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Practical Travel Advice by David Purchas, February 2004

From the 6th October to the 15th October 2003 myself and Eva (another carer) took Lindsay a severely disabled lady with advanced multiple sclerosis to the Casa in Brazil. Below I have outlined the practicalities in making this trip. In terms of Lindsay's personal experience please visit her website at www.websamba.com/lindsayinbrazil

The trip really consisted of two major parts. Getting there and being there.

Getting There
- We flew with Varig informing them that we needed wheelchair assistance throughout the trip. This consists of swapping wheelchairs at the departure gate. Your one will be put in the luggage hold of the aircraft and another provided that can be wheeled onto the aircraft. Assistance will be given to lift people onto their seat (Make sure you ask for it).
- Wheelchair access and assistance was excellent throughout the whole trip. It always paid to check that there was a wheelchair waiting for us at any stopovers and final stops before the plane landed.
- Airport staff were assigned to us who would take us though customs and assist with any problems. This service was excellent throughout.
- Because of cost involved Eva and I flew economy class but managed to get an upgrade to business for £200 per person when checking in.
- Before Lindsay was moved to her seat we laid out a sheepskin rug, a plastic sheet (to assist with movement) a gel cushion, and 4 small pillows to take the pressure off feet and arms.
- Once in Brasília airport we had a taxi organised to meet us. This was a large people carrier that we could lie Lindsay down across the seats. At this stage being able to lie her down was worth the extra expense (about £90 total)
- With a little careful positioning it is possible to change pads in an aeroplane seat.
Getting there and back was not exactly a walk in the park. Try to keep a good attitude and work with the airport staff as they can make your life much easier ie letting you into business lounges.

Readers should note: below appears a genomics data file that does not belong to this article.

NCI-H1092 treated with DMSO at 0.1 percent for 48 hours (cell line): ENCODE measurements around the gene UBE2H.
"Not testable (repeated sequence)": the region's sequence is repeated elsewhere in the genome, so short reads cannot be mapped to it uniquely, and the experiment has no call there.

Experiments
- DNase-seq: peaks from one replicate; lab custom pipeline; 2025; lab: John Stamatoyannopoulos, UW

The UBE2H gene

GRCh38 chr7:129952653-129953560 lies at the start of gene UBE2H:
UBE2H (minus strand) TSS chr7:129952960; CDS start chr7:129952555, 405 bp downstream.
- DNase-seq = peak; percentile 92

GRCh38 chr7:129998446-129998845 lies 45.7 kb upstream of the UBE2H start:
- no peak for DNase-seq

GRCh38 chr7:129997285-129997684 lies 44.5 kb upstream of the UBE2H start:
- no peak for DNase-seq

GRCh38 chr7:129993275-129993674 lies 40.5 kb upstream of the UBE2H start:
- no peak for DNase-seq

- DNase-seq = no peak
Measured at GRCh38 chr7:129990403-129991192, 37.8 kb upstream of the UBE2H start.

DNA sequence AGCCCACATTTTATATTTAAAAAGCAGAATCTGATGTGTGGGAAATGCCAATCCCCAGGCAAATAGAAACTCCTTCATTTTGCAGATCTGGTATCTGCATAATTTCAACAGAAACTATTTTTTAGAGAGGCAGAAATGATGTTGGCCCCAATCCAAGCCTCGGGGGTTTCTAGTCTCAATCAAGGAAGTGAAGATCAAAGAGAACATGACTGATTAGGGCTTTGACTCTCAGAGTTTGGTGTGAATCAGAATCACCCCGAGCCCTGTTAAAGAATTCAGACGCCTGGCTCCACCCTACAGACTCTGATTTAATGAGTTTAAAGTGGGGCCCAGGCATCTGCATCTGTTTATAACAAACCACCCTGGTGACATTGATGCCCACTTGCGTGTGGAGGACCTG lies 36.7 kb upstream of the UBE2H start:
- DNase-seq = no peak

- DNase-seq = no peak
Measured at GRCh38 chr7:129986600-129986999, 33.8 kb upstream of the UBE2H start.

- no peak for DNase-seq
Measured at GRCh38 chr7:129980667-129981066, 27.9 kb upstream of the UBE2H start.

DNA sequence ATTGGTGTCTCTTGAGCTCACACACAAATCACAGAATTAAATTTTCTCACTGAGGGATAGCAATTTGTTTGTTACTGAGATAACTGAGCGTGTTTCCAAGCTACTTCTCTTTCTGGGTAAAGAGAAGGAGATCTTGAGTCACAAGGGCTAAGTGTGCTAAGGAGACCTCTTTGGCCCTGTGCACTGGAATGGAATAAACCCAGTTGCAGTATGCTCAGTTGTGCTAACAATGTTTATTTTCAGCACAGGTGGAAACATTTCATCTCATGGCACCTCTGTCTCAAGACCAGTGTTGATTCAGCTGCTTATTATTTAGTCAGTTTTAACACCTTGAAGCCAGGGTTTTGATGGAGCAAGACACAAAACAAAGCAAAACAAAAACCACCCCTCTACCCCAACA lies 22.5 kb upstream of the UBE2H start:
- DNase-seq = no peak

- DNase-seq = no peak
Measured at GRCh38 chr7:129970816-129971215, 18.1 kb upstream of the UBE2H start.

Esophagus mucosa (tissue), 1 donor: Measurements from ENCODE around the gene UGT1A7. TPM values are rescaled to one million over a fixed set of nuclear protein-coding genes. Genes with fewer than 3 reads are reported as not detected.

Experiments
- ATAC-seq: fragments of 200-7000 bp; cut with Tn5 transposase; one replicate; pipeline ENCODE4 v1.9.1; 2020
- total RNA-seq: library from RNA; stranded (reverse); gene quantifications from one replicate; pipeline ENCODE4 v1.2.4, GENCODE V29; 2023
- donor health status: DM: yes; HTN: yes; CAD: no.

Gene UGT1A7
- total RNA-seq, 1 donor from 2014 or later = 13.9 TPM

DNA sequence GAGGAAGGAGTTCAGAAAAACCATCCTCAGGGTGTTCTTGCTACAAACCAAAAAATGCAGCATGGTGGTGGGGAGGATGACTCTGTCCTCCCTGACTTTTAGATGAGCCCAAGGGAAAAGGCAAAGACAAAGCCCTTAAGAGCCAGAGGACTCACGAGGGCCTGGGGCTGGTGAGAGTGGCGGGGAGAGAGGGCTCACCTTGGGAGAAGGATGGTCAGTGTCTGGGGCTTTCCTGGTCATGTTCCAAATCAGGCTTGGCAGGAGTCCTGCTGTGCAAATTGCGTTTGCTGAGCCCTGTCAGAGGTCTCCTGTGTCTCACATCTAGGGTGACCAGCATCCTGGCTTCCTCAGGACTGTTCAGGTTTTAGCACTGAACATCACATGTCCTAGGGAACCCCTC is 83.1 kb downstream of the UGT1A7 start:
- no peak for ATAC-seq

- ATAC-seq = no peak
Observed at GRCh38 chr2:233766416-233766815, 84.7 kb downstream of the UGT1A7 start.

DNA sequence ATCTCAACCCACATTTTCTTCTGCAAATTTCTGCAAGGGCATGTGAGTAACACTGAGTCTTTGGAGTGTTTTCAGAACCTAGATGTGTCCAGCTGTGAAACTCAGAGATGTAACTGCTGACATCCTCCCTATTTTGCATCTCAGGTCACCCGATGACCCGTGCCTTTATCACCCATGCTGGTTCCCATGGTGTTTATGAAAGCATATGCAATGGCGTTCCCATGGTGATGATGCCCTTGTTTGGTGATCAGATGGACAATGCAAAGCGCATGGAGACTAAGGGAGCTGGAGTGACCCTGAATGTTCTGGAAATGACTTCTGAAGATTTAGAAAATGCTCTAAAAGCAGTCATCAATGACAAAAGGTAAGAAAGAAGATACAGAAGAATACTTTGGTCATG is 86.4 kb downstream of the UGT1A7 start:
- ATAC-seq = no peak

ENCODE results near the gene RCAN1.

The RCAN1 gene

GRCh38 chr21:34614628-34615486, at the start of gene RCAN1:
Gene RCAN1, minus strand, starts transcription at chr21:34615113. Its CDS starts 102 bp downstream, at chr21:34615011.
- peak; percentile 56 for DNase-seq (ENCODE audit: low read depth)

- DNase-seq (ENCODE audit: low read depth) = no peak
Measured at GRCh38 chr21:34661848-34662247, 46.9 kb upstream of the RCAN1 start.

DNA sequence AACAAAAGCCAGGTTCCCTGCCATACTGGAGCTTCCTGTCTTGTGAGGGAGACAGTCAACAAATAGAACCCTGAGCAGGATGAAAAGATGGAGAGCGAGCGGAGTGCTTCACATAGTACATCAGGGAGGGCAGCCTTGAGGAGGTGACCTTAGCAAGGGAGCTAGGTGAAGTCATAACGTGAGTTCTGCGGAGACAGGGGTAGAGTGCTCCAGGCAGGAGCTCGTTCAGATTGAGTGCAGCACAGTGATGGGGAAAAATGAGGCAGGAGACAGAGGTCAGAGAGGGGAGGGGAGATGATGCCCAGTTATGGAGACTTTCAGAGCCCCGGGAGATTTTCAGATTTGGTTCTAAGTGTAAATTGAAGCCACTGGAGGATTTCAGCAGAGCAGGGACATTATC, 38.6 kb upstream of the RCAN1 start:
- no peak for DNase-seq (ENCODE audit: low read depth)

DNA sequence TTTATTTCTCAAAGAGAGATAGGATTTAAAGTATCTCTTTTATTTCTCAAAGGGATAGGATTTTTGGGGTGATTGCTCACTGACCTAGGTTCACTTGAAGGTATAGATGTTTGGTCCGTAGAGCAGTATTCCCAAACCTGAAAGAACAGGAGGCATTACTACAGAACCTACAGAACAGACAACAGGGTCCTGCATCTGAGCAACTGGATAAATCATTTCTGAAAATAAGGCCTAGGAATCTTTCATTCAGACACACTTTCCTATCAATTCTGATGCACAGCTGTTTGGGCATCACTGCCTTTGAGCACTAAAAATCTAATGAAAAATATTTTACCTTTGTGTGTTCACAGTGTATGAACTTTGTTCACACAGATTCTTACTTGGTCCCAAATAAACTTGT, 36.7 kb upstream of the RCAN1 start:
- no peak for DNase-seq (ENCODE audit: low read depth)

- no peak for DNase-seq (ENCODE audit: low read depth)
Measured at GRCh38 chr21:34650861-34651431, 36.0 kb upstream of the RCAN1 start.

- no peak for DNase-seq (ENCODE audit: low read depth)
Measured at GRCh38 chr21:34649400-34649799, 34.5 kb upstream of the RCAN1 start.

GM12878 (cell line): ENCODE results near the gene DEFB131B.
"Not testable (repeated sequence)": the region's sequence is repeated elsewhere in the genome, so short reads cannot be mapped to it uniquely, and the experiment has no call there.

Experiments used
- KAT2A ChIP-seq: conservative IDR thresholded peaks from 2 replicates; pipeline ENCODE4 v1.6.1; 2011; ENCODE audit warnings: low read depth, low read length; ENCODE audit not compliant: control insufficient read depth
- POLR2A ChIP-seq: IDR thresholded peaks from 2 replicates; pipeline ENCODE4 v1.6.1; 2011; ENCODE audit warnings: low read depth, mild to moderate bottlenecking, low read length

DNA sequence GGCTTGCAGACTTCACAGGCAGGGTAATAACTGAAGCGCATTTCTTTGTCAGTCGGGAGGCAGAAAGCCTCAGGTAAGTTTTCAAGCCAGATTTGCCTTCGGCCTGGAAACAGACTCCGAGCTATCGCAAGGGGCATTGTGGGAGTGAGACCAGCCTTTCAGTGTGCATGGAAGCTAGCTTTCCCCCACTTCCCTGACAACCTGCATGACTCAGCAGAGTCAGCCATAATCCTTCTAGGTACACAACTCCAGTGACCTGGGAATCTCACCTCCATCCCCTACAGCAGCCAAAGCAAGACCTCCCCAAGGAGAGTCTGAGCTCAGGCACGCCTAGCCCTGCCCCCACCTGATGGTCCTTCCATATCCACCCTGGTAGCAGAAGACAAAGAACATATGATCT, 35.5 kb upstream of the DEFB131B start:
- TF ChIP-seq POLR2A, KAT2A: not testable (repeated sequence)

Being there
- Rooms at the pousada (Hotel) are very basic in quite a charming way.
- We arranged a double bed for Lindsay. These are very simple with foam mattress.
- Again for the bed we had a sheepskin rug, various types of flat and fitted pads, plastic sheets and cushions. Extra pillows etc were supplied.
- The main problem we had to overcome were bedsores that surfaced because of the combination of flights and inadequate bed. (Lindsay at home had an air mattress that circulated air around to different parts of the mattress). We managed to rid the bed sores by a combination of treatments including cleaning them with blessed water, whenever possible not using pads so that air could circulate freely. Also we brought a mattress and cut a hole in it where the bedsores were. After 3 days of this care routine the bedsores disappeared (yay)
- There were not facilities for chair showering so this had to be done by bowl and cloth.
- Wheelchair access is adequate for getting to and moving around the Casa. It pays to book a posada that is close to the Casa.
- At the Casa there is a recovery room where Lindsay could lie down while waiting for her line to be called.
- Meal times are communal buffets with ample room to have a wheelchair at the table and other people sitting around. This I found to be a very important part of the process as Lindsay spent so much time in bed this was the main social occasion where personal stories could be shared.

You will need to take with you a good balance of faith in the healing abilities of the entities and common sense. You will need to be proactive in finding original solutions to problems.
Thoughout the trip I had contact with Rupert Drew who takes groups though the Casa. Having him to help translate and discuss problems with was invaluable. His website is www.rupertdrew.com

Although our trip was short and there was no miraculous cure, taking Lindsay on an adventure like this brought forward tears of happiness for her and changes are certainly happening.

Notes
- There is an orthopaedic store in Anapolis (Next the main hospital) that sells wheel chairs of all sorts (cheaper than London), gel cushions, neck supports, and foam cushions with round holes that could have been used instead of the mattress to take pressure off the bedsores. (If I can't find this address before I post this, email me and I will find it for you). Of note is that they wanted a doctors note before they would sell me anything. Once I explained that it is for an old lady they were happy to sell to me.
- We took huge supplies of pads of different types, cleaning substances, towels, face cloths etc. However once there I found a good chemist in Anapolis that stocked large nappies/pads. I did not see any flat pads ie ones to put over seats. The cost was about £2 for 5 pads. It is easier to have stuff from home that you are familiar with but it is good to know you can buy what you left behind!
- We took a portable walkman with external speakers for Lindsay to listen to. There are no T.V's. Also other guests offered to read to Lindsay. A good idea might be some stories recorded on CD.

Cheers
David Purchas

Links

Email: info@davidpurchas.com
Photos of the Trip: February photos of the Month
Website: www.websamba.com/lindsayinbrazil